Using multiple implementation research methods: the key to unlocking new insights in maternal and child health
Research is a tricky business. You need to know what you’re looking for and choose the best available methods to find out what lies behind the door of the data that you collect. Bump2Baby and Me is using a variety of implementation science methods that will hopefully unlock new knowledge. The types of information being collected requires special types of research methods. Here we outline some of the methods that we’re using in Bump2Baby and Me.
EPIS is a model or framework that we used to plan out how we were going to gather the study data on implementation.
- E stands for exploration, which is the initial stage where we examined what is the lie of the land.
- P stands for preparation, which is where the project gathered information on how ready we were to start the project.
- I stands for implementation and this is where the study or the intervention is commenced and completed.
- S stands for sustainment, which is where we will look to see if the intervention is still being used after the active phase has finished.
Overall, this framework provides a good foundation to how an intervention gets planned, delivered, and evaluated when you want to understand how it operates in the real world.
Template for Intervention Description and Replication (TIDieR)
TIDieR is a checklist and guideline developed to help to improve completeness in the reporting of interventions in research studies. It is used to quantify and evaluate the type of things that have happened during an intervention to say whether or not it has been successfully delivered. This framework is widely used in implementation science. The 12 item TIDieR checklist (below) can be adapted for use when planning a study evaluation.
Bump2Baby and Me uses the TIDieR checklist and guideline to ensure we are measuring the important elements that make up the study effect. Using the checklist also allows for comparability between similar studies.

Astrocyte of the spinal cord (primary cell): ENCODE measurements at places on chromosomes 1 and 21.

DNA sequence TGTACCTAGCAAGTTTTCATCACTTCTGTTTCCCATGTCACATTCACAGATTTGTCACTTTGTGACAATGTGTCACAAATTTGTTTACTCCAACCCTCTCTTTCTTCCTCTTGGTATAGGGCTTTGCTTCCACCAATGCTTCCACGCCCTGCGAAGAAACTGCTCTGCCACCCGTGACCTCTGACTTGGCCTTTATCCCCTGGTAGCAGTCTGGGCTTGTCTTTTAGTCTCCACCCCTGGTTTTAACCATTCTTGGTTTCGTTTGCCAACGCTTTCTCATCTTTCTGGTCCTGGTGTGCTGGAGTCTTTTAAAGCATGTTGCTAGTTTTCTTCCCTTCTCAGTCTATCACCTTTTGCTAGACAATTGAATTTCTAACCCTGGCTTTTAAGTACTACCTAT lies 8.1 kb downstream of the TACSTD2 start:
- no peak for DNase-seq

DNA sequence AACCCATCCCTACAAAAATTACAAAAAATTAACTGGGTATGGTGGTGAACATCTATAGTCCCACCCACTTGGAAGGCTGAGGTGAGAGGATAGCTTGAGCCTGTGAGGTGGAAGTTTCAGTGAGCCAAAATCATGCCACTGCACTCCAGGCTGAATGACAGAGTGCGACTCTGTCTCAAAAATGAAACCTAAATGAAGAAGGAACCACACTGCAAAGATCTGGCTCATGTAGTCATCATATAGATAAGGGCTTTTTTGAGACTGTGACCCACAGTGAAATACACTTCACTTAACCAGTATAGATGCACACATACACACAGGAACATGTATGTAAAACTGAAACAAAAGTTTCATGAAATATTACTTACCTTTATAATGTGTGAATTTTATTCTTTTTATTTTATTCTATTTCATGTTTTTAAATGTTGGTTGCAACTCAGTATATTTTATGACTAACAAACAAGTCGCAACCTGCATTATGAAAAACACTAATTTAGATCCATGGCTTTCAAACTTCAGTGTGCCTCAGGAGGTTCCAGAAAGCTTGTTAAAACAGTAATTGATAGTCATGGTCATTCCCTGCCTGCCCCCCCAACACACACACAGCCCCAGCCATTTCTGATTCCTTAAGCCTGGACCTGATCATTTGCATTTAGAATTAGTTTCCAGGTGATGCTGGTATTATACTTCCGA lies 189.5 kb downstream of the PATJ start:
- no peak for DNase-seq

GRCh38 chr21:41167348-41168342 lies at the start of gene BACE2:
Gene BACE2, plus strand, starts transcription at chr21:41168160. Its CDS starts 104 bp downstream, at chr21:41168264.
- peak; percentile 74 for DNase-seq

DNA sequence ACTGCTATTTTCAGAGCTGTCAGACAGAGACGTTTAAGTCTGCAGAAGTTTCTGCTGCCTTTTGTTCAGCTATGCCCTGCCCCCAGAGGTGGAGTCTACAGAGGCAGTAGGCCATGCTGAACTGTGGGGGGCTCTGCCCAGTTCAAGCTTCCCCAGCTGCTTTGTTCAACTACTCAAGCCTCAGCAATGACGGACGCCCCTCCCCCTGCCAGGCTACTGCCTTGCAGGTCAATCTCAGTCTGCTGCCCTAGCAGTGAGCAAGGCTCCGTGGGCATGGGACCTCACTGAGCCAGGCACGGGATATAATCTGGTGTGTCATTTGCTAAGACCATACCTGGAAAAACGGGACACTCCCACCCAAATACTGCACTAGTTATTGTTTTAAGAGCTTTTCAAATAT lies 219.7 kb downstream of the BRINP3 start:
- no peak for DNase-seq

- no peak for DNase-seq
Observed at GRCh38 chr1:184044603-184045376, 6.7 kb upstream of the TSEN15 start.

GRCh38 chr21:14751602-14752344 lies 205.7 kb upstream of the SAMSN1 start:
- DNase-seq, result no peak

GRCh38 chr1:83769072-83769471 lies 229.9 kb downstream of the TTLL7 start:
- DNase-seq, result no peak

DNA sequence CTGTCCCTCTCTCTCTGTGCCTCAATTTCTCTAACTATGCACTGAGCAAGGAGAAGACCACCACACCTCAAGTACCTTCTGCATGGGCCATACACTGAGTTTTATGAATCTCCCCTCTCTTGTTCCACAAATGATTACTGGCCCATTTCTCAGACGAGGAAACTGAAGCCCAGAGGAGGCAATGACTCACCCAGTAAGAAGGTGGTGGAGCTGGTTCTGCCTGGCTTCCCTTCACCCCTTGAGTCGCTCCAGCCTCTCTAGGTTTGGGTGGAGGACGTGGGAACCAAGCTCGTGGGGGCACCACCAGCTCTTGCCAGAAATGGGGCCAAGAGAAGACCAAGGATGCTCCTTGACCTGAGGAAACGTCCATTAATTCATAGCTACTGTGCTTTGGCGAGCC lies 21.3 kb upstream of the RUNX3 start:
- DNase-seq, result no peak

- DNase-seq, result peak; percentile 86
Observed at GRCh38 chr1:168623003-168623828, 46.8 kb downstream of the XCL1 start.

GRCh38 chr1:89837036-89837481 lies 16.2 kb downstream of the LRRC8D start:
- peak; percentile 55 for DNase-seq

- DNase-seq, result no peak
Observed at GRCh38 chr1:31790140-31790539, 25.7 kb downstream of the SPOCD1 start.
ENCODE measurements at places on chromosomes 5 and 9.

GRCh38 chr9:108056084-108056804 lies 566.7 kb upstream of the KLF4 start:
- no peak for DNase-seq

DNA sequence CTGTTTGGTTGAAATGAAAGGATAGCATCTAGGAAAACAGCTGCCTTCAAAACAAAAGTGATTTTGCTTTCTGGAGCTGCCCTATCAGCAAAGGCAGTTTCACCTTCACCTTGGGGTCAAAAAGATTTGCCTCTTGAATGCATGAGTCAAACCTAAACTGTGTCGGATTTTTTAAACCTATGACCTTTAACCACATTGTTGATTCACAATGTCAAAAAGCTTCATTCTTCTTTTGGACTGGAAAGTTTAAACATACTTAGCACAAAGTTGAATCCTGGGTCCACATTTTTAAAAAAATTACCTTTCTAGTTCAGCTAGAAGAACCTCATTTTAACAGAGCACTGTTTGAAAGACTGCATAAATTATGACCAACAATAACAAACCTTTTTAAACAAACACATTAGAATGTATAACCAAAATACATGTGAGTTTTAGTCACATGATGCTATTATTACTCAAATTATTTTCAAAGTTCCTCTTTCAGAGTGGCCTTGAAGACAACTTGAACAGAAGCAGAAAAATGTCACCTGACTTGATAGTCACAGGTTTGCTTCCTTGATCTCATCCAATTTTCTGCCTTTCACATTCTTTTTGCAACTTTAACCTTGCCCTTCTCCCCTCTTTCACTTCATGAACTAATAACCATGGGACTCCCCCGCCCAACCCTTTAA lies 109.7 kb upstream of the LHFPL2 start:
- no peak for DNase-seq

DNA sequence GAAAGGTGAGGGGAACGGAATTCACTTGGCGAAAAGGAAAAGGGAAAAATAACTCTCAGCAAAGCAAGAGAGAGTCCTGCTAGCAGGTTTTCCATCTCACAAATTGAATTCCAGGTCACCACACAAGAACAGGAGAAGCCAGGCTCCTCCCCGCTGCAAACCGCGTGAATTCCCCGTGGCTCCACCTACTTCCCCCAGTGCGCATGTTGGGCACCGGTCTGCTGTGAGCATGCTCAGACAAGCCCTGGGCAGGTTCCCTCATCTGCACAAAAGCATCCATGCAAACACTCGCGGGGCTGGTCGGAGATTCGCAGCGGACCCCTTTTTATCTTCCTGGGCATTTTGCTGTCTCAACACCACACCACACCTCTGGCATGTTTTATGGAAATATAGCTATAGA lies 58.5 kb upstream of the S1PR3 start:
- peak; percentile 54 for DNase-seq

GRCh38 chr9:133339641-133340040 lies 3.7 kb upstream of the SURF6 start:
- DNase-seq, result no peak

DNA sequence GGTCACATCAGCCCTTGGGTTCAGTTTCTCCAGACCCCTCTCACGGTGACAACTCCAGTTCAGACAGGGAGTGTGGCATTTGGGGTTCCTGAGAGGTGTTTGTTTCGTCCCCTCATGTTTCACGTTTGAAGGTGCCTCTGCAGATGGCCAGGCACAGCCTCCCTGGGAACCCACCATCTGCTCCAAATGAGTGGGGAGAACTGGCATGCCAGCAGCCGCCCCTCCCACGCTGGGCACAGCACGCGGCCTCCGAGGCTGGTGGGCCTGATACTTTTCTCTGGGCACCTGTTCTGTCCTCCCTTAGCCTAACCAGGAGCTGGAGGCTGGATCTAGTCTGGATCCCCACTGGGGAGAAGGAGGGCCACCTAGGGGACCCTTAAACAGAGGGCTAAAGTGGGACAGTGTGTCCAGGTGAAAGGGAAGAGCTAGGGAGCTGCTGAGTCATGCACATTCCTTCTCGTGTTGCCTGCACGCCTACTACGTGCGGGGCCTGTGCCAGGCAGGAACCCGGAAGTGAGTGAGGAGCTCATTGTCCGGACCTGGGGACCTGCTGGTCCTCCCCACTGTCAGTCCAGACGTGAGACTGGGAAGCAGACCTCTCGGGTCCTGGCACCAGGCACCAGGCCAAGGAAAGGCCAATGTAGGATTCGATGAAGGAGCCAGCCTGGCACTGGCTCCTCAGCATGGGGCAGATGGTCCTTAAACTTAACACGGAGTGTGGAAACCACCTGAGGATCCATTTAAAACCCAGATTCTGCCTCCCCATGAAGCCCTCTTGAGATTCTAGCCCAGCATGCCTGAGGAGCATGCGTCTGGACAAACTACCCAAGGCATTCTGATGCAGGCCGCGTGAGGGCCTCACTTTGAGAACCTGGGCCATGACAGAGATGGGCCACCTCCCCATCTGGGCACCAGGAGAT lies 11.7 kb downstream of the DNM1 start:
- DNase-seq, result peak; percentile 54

The fidelity evaluation is all about seeing how well an intervention is delivered. This is critical because if we don’t know how well something is delivered, we can’t roll it out in the wider community or scale it up to a bigger intervention. The type of fidelity information that we’re collecting in Bump2Baby and Me is spread throughout the trial. For the standardised screening we are doing in maternity hospitals, we will be looking at how well the screening was performed in each of the study sites. We’re also doing checks on the training of the health coaches to see whether or not they met the required standards over time. We will examine how this worked during the initial intensive training phase and during the additional training that occurred while delivering the study.
We also review how well women engaged with the app to see whether or not there were any differences there. Finally we will look at a broader evaluation, which will have a qualitative component as well. Within the app itself, we will explore how well women interact with the synchronous (in real time) coaching compared with the asynchronous (not in real time) coaching. We will look at what the participant experience was like, where possible including the woman’s partner in order to understand the impact on the family unit. Equally we will examine the experience of the health coaches and wider research staff being involved in the study.
Health economics analysis of Bump2Baby and Me will include two different approaches. The first approach will focus on the cost to maternity services and whether or not the study delivered good value for money in preventing complications associated with gestational diabetes and having high levels of gestational weight gain. The second approach will concentrate on the costs to the health service and to the mother. These costs will be calculated during the 12 months of the study after the baby is born.
Quality of life will be used as a core measure within the health economics analysis as well as things like cost diaries and information from medical records that will allow us to cost the complications associated with having higher risk pregnancies. Performing health economics analysis in both pregnancy and the postpartum period will give a more accurate picture that can be used by decision-makers and policymakers in supporting the best outcomes for mother and baby that are also cost effective.
All of these rich pieces of data will fit together to give us a more accurate picture of how the study was implemented and how it potentially could be rolled out or scaled up in the future.